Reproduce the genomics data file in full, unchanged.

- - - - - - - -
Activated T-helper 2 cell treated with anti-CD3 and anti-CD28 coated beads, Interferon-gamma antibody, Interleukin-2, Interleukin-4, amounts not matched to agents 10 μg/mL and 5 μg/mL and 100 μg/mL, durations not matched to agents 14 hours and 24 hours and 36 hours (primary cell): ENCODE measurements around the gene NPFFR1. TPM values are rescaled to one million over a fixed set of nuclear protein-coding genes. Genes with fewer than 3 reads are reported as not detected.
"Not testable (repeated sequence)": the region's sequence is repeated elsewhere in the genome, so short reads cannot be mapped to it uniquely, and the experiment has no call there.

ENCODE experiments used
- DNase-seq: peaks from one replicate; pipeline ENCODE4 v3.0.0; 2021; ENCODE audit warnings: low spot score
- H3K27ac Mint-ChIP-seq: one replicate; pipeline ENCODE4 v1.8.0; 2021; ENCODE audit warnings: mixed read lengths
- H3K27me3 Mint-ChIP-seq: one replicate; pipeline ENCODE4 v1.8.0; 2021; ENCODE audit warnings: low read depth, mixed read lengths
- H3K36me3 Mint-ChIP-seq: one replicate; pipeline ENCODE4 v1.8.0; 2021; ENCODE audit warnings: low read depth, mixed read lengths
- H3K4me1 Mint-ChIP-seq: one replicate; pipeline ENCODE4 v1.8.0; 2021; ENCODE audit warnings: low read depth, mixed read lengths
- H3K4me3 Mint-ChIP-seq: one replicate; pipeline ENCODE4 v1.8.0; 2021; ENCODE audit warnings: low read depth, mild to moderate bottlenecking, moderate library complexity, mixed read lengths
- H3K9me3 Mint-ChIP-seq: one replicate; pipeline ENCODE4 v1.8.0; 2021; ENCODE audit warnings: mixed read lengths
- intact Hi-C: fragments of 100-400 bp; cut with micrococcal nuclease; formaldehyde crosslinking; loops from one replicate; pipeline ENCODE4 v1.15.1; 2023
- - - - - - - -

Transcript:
Activated T-helper 2 cell treated with anti-CD3 and anti-CD28 coated beads, Interferon-gamma antibody, Interleukin-2, Interleukin-4, amounts not matched to agents 10 μg/mL and 5 μg/mL and 100 μg/mL, durations not matched to agents 14 hours and 24 hours and 36 hours (primary cell): ENCODE measurements around the gene NPFFR1. TPM values are rescaled to one million over a fixed set of nuclear protein-coding genes. Genes with fewer than 3 reads are reported as not detected.
"Not testable (repeated sequence)": the region's sequence is repeated elsewhere in the genome, so short reads cannot be mapped to it uniquely, and the experiment has no call there.

ENCODE experiments used
- DNase-seq: peaks from one replicate; pipeline ENCODE4 v3.0.0; 2021; ENCODE audit warnings: low spot score
- H3K27ac Mint-ChIP-seq: one replicate; pipeline ENCODE4 v1.8.0; 2021; ENCODE audit warnings: mixed read lengths
- H3K27me3 Mint-ChIP-seq: one replicate; pipeline ENCODE4 v1.8.0; 2021; ENCODE audit warnings: low read depth, mixed read lengths
- H3K36me3 Mint-ChIP-seq: one replicate; pipeline ENCODE4 v1.8.0; 2021; ENCODE audit warnings: low read depth, mixed read lengths
- H3K4me1 Mint-ChIP-seq: one replicate; pipeline ENCODE4 v1.8.0; 2021; ENCODE audit warnings: low read depth, mixed read lengths
- H3K4me3 Mint-ChIP-seq: one replicate; pipeline ENCODE4 v1.8.0; 2021; ENCODE audit warnings: low read depth, mild to moderate bottlenecking, moderate library complexity, mixed read lengths
- H3K9me3 Mint-ChIP-seq: one replicate; pipeline ENCODE4 v1.8.0; 2021; ENCODE audit warnings: mixed read lengths
- intact Hi-C: fragments of 100-400 bp; cut with micrococcal nuclease; formaldehyde crosslinking; loops from one replicate; pipeline ENCODE4 v1.15.1; 2023